I spent sleepless nights thinking of ways to help him stay in touch with his children in a way that would engage them. After searching online and finding nothing for deployed parents to easily communicate with their young children, I realized I’d have to do it myself.

    So I designed postcards — easy for him to send to his children. With drawings to color and other activities to complete — fun for them to do and send back to him. I envisioned them excitingly receiving the cards, holding them close, knowing they were touched by their father’s hands. I imagined them coloring and thinking, with every stroke of crayon, they were writing their own mail, all by themselves.

    They stayed connected. He asked for more cards to share with other parents in his unit and this small request made me think of others who need the same kind of connection.

    But how would I reach them? I didn’t have a clue. This was all new and alien to me, yet I was driven to seek out other parents and children feeling the pain of separation.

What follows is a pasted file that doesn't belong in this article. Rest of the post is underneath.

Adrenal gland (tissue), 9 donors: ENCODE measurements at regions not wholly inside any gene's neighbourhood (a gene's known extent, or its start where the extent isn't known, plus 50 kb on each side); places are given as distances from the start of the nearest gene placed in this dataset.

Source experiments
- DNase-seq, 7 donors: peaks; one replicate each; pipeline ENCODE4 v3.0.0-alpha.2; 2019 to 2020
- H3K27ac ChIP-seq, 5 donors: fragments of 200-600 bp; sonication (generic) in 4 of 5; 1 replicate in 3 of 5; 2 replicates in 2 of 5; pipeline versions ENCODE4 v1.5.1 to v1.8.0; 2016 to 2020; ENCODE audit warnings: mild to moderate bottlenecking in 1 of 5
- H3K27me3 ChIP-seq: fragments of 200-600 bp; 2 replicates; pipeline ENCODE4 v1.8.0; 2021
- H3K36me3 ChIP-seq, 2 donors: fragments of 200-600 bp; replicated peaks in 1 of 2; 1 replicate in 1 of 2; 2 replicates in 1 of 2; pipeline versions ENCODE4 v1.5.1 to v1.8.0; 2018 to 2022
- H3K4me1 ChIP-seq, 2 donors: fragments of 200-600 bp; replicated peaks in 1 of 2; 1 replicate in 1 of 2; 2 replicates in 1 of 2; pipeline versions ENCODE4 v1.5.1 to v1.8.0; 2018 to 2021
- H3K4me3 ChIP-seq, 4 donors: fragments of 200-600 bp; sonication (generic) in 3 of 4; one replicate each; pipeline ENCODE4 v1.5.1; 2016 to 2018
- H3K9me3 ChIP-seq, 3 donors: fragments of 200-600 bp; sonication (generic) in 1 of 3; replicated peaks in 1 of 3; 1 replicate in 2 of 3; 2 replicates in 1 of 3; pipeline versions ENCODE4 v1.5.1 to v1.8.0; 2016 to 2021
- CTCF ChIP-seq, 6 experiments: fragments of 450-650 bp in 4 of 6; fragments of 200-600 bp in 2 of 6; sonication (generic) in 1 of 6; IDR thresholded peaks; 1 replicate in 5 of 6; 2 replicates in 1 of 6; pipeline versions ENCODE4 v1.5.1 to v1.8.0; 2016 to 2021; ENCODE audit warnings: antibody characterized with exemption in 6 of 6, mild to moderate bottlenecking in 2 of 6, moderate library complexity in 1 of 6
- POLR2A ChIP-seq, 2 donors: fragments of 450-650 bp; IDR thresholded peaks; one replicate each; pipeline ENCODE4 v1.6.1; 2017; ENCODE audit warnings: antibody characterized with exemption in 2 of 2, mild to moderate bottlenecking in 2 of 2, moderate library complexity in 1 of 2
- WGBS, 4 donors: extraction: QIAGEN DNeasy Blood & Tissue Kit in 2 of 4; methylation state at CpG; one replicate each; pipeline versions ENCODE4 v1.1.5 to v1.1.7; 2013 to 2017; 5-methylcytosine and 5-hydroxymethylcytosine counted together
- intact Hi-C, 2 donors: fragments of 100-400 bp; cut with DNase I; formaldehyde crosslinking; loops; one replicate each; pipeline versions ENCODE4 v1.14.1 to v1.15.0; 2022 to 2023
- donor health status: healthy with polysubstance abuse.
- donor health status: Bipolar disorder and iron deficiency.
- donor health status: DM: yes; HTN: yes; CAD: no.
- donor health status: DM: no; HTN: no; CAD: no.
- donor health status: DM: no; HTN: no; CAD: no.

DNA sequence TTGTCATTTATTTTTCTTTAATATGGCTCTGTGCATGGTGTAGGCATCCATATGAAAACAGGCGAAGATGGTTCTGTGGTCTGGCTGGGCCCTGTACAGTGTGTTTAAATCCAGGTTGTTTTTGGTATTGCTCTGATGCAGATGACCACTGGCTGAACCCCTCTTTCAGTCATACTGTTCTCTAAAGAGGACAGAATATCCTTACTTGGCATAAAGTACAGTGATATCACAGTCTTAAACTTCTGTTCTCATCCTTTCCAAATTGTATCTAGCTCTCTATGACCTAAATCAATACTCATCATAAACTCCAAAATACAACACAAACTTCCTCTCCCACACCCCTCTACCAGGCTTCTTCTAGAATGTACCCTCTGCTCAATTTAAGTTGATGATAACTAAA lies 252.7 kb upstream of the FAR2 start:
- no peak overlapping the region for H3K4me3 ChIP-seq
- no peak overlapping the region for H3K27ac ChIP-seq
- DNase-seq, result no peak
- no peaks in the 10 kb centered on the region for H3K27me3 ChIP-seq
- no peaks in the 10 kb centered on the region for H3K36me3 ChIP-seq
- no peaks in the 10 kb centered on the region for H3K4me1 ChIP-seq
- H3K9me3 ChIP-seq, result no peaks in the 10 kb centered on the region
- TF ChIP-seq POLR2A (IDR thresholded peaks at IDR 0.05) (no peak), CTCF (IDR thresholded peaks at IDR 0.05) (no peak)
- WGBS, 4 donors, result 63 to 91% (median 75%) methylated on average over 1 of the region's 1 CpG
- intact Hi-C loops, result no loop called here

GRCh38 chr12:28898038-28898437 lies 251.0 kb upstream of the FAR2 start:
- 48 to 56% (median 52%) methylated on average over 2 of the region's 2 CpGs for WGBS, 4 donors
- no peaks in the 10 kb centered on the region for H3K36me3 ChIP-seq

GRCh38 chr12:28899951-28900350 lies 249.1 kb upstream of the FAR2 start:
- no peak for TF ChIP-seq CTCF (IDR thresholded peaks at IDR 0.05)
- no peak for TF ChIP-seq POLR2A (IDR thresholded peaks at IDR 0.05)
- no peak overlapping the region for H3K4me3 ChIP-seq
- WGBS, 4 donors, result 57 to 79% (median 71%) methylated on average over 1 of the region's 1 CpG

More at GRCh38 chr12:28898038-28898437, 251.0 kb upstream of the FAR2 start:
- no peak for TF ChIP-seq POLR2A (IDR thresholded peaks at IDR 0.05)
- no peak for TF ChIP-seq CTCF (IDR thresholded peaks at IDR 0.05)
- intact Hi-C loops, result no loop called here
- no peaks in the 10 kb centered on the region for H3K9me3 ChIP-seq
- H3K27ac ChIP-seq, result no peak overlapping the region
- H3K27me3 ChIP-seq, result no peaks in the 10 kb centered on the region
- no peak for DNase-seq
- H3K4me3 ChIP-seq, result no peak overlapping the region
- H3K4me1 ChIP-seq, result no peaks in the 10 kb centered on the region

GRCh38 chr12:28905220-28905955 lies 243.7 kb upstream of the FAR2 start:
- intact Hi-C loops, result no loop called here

I visited a recruiting office, VA groups, posted notices, but I still didn’t know how to reach the children. By this time I was on a mission to do so. At a nearby Armory, home to deployed National Guard troops, I met soldiers who distributed the postcards to some families and I learned about Family Assistance and Readiness Groups. I became familiar with military jargon and spent hours online learning about and linking up with organizations that support military families. All of this an education. A new world.